Home > energy, The Economy and the Planet, Uncategorized > Socializing Risk: The New Energy Economics

Socializing Risk: The New Energy Economics

from Frank Ackerman

Despite talk of a moratorium, the Interior Department’s Minerals and Management Service is still granting waivers from environmental review for oil drilling in the Gulf of Mexico, including wells in very deep water. Until last month, most of us never thought about the risk that one of those huge offshore rigs would explode in flames and then sink, causing oil to gush out uncontrollably and befoul the oceans. The odds seemed low, and still do: Aren’t there lots of drilling rigs in use, year after year? Twenty years ago, your elected representatives thought that you’d be happy to have them adopt a very low cap on industry’s liability for oil spill damages. 

Nuclear power was never quite free of fears; it was too clearly a spin-off of nuclear weapons to ignore the risk of a very big bang. Yet as its advocates point out, we have had hundreds of reactor-years of experience, with only a few accidents. (And someday when Nevada’s politicians aren’t looking, maybe we can slip all of our nuclear waste into a cave in the desert.) Again, the risks are so low that you’d be happy to learn about a law limiting industry’s liability for accidents, wouldn’t you?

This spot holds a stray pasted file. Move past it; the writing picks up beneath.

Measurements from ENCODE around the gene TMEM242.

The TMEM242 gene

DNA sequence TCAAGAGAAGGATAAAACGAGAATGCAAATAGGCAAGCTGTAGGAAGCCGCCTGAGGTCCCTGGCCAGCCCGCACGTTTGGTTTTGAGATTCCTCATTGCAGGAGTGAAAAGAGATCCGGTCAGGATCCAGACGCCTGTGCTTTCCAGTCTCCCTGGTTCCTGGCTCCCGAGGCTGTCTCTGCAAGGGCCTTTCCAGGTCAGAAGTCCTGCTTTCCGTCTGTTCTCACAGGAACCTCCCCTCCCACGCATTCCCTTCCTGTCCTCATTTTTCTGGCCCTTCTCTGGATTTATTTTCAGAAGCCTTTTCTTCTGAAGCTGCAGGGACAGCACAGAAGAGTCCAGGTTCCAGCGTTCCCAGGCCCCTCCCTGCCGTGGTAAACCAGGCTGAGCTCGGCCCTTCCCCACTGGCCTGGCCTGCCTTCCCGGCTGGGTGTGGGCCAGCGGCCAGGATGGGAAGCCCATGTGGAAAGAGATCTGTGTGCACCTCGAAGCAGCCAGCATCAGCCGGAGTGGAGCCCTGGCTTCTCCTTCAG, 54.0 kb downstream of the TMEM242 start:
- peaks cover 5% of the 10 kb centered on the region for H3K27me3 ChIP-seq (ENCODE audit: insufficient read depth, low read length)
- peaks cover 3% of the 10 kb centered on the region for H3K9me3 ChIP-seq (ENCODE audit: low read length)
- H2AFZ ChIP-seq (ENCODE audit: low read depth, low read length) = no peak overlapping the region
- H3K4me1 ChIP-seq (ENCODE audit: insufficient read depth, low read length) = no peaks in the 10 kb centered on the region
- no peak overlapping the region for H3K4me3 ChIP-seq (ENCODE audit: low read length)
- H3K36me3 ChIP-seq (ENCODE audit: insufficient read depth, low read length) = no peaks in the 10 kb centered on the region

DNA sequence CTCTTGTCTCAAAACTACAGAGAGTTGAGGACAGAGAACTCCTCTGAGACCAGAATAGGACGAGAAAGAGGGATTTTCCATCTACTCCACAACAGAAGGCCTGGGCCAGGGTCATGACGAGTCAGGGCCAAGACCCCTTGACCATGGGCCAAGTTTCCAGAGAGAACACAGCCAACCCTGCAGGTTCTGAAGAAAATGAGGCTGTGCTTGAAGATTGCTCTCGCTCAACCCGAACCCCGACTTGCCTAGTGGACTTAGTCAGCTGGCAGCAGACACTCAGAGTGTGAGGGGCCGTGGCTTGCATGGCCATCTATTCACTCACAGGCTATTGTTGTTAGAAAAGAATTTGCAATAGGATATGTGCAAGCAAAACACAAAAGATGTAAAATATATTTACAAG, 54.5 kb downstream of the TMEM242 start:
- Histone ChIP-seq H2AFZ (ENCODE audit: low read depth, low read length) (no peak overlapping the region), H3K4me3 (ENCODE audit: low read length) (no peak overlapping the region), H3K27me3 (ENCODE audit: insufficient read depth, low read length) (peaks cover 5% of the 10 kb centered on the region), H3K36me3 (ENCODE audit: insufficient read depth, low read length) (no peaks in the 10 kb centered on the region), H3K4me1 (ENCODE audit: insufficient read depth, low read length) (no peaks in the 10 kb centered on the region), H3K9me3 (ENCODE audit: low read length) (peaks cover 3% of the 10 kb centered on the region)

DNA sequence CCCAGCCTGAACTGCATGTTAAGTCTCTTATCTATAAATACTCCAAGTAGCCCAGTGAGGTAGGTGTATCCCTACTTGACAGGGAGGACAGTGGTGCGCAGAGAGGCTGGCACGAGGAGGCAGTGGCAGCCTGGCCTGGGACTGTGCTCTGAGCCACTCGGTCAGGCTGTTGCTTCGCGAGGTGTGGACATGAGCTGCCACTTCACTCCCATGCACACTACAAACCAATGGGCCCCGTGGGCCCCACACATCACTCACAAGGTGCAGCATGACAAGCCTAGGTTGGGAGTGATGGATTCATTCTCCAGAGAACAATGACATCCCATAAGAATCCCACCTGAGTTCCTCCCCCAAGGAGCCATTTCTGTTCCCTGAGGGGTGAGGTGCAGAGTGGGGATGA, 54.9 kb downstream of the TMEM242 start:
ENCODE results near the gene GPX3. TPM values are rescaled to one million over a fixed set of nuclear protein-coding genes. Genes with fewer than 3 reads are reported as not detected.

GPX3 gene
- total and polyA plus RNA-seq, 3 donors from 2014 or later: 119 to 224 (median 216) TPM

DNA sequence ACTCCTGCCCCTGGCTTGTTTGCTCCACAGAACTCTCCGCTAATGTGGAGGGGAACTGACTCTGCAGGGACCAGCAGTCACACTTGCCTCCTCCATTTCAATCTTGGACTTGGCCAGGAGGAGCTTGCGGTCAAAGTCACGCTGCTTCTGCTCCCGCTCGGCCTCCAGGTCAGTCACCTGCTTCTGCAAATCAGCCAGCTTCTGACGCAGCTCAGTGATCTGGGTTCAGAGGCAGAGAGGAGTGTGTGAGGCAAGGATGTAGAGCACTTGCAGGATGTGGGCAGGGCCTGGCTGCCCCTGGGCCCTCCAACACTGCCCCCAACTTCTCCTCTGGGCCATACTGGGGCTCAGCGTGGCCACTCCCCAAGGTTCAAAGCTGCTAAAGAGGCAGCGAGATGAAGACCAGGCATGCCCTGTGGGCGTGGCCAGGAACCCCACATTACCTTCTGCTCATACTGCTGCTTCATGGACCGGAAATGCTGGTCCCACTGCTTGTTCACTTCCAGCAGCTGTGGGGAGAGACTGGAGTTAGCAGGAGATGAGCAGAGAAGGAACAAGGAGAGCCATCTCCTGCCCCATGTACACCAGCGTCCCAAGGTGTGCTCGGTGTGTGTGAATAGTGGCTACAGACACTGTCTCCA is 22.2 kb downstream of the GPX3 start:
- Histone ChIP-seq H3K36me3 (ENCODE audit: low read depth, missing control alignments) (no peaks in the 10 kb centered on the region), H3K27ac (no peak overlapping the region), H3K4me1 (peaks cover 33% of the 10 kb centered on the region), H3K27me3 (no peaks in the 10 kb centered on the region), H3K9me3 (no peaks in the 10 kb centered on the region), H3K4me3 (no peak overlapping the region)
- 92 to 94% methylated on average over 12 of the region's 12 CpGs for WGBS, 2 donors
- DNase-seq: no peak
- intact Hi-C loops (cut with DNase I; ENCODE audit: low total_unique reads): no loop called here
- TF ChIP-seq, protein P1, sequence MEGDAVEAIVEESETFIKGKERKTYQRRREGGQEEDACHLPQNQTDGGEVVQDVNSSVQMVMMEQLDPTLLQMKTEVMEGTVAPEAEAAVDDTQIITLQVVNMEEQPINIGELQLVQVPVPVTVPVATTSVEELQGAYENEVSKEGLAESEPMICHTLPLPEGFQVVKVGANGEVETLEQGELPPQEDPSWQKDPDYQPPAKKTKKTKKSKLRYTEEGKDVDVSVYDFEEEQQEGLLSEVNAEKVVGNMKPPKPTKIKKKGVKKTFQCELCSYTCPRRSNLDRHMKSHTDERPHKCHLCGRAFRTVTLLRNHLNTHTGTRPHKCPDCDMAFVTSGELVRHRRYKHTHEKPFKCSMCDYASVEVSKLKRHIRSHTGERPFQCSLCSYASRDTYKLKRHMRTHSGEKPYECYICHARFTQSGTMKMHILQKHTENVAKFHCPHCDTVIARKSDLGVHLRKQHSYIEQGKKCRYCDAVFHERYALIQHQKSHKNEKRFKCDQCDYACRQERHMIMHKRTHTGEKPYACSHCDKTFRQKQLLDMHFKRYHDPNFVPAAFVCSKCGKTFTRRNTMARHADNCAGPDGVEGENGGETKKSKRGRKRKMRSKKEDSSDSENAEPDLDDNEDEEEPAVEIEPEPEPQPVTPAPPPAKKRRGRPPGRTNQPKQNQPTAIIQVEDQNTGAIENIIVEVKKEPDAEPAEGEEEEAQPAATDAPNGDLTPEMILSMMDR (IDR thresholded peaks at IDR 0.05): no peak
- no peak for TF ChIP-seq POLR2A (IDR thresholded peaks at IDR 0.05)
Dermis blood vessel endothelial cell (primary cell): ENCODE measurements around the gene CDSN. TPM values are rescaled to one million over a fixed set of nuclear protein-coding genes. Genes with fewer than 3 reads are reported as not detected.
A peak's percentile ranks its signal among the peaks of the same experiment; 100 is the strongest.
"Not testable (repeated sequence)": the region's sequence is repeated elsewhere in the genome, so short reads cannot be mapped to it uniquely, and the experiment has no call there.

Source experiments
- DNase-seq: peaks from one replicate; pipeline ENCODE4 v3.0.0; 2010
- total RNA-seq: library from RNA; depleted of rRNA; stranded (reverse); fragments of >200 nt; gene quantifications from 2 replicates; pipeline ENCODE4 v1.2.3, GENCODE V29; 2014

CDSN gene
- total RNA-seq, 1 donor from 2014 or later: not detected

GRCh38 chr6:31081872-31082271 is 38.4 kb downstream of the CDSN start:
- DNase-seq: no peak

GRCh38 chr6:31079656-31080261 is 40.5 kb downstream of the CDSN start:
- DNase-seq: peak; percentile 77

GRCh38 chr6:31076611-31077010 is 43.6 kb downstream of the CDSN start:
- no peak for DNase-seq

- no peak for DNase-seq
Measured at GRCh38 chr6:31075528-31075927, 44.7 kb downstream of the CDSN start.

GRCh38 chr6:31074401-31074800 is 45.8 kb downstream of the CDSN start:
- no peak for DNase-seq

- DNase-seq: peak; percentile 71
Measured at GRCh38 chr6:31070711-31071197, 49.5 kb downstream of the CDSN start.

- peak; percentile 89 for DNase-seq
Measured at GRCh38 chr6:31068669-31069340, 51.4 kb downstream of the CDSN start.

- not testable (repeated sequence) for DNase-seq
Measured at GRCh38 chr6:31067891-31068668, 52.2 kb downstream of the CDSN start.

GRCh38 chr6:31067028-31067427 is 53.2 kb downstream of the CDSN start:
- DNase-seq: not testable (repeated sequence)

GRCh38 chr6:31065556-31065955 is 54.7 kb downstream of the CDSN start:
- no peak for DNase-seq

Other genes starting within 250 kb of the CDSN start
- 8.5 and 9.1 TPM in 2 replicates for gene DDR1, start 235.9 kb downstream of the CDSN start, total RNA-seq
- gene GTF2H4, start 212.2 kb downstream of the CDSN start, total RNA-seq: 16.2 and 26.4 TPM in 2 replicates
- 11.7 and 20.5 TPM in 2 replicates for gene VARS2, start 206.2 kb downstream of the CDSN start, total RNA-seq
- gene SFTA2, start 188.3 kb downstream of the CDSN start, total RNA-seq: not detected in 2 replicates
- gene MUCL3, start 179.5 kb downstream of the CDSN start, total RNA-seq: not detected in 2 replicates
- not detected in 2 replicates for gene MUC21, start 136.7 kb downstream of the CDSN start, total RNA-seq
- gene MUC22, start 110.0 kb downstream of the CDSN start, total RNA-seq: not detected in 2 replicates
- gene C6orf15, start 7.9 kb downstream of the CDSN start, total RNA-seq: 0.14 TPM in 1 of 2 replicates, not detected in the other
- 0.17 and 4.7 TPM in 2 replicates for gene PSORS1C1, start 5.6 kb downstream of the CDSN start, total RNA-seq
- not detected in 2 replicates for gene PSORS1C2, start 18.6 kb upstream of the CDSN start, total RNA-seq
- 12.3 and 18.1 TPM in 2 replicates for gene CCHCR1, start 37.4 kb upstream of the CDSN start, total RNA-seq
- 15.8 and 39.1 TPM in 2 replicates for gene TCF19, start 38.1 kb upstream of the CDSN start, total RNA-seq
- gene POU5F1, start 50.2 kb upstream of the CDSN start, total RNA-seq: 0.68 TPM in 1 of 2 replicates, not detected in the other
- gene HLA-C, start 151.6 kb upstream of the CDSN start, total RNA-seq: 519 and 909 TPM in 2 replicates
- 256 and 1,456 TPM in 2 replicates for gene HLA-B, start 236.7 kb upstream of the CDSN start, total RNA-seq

Environmentalists have long warned that the world could run out of energy and resources, from the “limits to growth” theories of the 1970s to the more recently popular notion of “peak oil.” The response from economists has been that prices for energy and raw materials are still moderate, and declined over the course of the 20th century; if we are running out of something, why doesn’t its price skyrocket?

The problem is that what we’re running out of is low-risk conventional energy supplies. Because our economy conceals and socializes energy risks, prices remain deceptively low for an increasingly risky energy supply.

The market wasn’t supposed to work this way. In the mythology of perfect competition, each individual business bears the entire risks of failure as well as reaping the rewards of success. Almost all small businesses quickly fail, a point which is glossed over in the cheerleading for competition – but the damage is normally limited to the loss of savings and derailing of careers for the unlucky proprietors.